(Bloomberg) -- Japan will scrap a requirement to show a negative Covid-19 result to enter the country for boostered travelers, as it faces pressure from the tourism industry and businesses to roll back some of the most stringent pandemic border restrictions left globally.
The easing of rules on Covid testing will go into effect Sept. 7, Prime Minister Fumio Kishida said Wednesday. The premier made the announcement via video link from his official residence, where he’s isolating as he recovers from a mild case of Covid after testing positive over the weekend.
A decision on whether to raise the daily entry level from the current 20,000 will be made soon, according to Kishida. Media including Kyodo News reported earlier this week that the government was planning raise the level at 50,000.
Japan banned overseas tourists for about two years to slow the spread of the virus. While it has dialed back some of the curbs, it still remains among the slowest in the developed world to open up again. The ongoing restrictions are more stringent than places such as Australia, Singapore and the UK, which impose few if any measures to entry, and are getting a head start in reviving their beleaguered tourism industries.
While the testing requirement is being relaxed, there’s still the issue of entry visas. Japan’s border is currently only open for those with Japanese nationality, as well as long-term and pre-issued tourism visas, and stopped their visa waivers for applicable passports during the pandemic.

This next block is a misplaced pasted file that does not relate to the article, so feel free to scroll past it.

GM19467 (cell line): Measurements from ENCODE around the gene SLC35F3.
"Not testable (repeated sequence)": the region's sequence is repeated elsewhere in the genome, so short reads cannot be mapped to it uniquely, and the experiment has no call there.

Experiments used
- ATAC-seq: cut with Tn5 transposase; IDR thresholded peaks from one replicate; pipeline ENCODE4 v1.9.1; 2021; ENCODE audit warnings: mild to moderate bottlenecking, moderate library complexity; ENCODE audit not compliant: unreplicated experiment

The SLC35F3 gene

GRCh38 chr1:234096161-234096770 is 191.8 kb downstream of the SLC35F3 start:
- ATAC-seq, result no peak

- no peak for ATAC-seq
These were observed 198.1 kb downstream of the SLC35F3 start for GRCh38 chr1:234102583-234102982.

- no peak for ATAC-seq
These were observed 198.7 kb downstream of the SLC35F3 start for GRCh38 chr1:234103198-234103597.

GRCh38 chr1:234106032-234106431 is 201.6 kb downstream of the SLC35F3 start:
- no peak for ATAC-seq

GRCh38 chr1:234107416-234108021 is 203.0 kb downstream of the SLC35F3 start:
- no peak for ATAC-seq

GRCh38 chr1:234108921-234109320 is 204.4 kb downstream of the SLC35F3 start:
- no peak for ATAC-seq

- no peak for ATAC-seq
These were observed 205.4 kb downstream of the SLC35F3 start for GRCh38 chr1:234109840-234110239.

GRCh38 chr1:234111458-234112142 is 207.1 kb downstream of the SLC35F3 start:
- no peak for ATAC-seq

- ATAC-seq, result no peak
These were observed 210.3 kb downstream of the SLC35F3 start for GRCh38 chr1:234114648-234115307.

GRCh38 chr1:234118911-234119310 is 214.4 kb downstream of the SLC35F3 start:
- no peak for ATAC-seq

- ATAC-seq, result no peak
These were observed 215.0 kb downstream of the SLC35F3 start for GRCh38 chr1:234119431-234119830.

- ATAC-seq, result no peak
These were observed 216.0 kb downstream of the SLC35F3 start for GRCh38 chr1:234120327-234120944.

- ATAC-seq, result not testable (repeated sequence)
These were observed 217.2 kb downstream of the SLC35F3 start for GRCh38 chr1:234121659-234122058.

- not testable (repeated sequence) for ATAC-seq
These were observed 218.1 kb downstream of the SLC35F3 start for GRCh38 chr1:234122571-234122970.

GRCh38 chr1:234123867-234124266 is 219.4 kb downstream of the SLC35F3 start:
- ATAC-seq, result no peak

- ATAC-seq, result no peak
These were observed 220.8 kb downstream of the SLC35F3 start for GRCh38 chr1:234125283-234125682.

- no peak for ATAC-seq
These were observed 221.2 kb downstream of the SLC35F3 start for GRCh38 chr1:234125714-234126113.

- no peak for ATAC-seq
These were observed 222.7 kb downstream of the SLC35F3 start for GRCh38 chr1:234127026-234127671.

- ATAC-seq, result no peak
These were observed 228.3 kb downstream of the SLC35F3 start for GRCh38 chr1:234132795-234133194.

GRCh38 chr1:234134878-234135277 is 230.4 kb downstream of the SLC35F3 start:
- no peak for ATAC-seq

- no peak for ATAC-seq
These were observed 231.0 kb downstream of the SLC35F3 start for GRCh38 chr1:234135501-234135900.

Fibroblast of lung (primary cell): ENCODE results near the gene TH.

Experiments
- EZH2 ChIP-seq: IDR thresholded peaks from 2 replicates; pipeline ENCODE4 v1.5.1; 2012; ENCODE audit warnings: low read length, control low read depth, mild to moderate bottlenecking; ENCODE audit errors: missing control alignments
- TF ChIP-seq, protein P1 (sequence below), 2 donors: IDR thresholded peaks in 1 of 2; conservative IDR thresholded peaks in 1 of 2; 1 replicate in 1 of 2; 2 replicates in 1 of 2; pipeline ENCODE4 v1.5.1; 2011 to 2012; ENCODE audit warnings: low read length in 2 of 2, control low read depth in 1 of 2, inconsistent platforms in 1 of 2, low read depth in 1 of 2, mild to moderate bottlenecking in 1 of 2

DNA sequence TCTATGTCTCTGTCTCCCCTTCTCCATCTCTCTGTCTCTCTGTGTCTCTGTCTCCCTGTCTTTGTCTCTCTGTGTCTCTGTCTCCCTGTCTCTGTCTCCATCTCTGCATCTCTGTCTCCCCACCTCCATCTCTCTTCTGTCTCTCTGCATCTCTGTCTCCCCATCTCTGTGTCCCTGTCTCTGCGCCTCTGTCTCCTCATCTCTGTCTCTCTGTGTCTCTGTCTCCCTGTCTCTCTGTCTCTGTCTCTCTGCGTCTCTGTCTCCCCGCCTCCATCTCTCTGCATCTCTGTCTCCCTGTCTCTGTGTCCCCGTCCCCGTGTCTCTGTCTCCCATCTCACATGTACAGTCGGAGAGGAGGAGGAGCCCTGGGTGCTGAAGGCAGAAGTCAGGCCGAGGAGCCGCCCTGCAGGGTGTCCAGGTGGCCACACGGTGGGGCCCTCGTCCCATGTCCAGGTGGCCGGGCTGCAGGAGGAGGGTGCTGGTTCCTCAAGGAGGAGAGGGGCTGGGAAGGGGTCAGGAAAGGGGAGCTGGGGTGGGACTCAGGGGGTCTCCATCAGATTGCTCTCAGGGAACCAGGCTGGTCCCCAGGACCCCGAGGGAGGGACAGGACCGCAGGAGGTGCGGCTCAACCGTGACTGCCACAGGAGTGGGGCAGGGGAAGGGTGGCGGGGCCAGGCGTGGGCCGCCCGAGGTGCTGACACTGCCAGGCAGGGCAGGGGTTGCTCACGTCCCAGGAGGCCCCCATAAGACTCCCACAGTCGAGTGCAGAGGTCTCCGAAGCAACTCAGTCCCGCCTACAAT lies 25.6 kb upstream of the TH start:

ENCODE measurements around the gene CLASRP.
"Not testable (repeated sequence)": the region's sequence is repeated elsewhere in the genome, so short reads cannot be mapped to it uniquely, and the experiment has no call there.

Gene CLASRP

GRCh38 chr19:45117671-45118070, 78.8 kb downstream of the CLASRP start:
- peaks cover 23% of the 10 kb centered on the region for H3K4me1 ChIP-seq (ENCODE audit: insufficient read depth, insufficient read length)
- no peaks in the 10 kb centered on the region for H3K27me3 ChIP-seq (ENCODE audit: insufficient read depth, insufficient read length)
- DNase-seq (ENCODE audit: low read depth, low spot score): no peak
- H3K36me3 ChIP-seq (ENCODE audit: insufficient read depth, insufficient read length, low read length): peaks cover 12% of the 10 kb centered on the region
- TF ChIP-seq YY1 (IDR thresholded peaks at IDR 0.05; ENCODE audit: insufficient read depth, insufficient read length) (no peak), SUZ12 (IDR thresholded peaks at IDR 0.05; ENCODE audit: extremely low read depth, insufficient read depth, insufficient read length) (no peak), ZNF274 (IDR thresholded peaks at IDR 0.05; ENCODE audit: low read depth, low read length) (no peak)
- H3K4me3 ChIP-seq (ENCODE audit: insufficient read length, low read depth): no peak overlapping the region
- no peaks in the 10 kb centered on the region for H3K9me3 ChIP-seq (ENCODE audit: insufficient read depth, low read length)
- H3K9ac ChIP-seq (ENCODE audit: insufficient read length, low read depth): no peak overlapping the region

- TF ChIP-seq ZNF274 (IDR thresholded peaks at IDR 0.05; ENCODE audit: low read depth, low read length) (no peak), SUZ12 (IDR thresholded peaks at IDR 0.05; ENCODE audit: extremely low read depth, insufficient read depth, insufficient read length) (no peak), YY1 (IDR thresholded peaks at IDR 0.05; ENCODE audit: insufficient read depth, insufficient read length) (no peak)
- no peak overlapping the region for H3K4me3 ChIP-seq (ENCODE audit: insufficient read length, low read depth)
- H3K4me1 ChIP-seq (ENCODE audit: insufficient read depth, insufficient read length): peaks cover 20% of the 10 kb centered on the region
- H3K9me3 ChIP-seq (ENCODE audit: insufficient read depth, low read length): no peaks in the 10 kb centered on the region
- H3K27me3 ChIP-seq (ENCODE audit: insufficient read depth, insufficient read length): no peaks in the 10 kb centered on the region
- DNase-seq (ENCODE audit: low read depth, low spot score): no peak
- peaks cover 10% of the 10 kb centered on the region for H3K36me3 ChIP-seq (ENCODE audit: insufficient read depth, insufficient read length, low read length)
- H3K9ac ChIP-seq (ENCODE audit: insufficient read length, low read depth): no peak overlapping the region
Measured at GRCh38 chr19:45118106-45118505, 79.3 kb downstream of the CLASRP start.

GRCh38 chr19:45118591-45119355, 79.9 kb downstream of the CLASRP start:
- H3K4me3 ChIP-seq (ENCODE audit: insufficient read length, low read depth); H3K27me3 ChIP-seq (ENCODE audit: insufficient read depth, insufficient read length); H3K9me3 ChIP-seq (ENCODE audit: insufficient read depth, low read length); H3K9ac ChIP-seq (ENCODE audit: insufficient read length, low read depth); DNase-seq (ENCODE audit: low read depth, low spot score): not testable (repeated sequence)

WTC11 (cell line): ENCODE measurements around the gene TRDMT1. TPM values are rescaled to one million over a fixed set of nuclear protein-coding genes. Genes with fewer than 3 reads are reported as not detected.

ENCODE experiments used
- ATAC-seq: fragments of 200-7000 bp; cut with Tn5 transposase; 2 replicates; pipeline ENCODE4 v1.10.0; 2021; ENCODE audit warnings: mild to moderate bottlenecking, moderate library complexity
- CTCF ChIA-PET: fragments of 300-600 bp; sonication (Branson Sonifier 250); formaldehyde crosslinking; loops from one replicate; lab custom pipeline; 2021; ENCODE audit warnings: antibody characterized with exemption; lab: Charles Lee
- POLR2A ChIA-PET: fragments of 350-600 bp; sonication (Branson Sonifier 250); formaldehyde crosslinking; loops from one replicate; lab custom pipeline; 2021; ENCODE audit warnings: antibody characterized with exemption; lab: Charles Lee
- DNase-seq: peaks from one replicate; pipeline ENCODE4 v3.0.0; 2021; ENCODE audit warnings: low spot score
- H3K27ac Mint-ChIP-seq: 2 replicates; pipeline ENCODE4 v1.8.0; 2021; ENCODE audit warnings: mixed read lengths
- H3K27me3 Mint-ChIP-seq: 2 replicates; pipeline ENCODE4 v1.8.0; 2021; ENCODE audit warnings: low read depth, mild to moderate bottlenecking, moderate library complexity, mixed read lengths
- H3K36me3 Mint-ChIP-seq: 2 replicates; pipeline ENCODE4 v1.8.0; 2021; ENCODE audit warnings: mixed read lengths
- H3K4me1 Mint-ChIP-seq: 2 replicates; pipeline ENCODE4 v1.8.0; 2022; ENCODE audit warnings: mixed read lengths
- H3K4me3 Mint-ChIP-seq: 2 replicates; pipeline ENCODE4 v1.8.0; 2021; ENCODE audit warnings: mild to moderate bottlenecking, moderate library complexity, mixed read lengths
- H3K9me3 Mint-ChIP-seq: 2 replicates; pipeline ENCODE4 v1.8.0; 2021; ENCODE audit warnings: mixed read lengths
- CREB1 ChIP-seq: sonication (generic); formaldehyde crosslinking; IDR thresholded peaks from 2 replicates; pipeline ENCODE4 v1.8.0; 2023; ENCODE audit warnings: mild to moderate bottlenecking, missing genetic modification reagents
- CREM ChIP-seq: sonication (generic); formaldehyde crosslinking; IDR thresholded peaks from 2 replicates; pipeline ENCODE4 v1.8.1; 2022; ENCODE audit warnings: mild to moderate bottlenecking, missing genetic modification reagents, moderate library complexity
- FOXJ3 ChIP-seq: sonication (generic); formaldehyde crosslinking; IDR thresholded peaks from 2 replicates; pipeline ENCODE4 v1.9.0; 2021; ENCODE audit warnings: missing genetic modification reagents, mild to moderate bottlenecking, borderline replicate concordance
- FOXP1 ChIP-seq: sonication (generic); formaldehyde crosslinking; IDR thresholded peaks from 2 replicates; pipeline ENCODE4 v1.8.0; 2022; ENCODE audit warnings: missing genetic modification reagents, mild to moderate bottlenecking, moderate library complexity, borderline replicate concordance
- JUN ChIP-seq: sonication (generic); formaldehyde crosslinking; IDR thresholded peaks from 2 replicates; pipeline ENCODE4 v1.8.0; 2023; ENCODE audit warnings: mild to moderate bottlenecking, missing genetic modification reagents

Koji Shibata, chief executive officer of ANA Holdings Inc., welcomed the easing as “good news” that will let people travel abroad with peace of mind. But he said he wanted to see a relaxing of the visa requirements by putting them on the same levels as other Group of Seven countries.
Kishida’s government began to allow limited numbers to return from June, albeit subject to strict rules such as being part of a package tour with a guide. His government has retained a cap on daily international arrivals at 20,000, a far cry from the record 31.9 million foreign visitors in 2019.
Airlines, hotels and retailers are all eager to regain the business they lost. The small trickle of foreigners allowed into Japan last year spent 120 billion yen ($877 million). In 2019, they spent 4.8 trillion yen, or forty times more, according to the Japan Tourism Agency.
Travelers currently need to submit negative results from a PCR test taken within 72 hours of departure to Japan.
(Updates with airline’s comment.)
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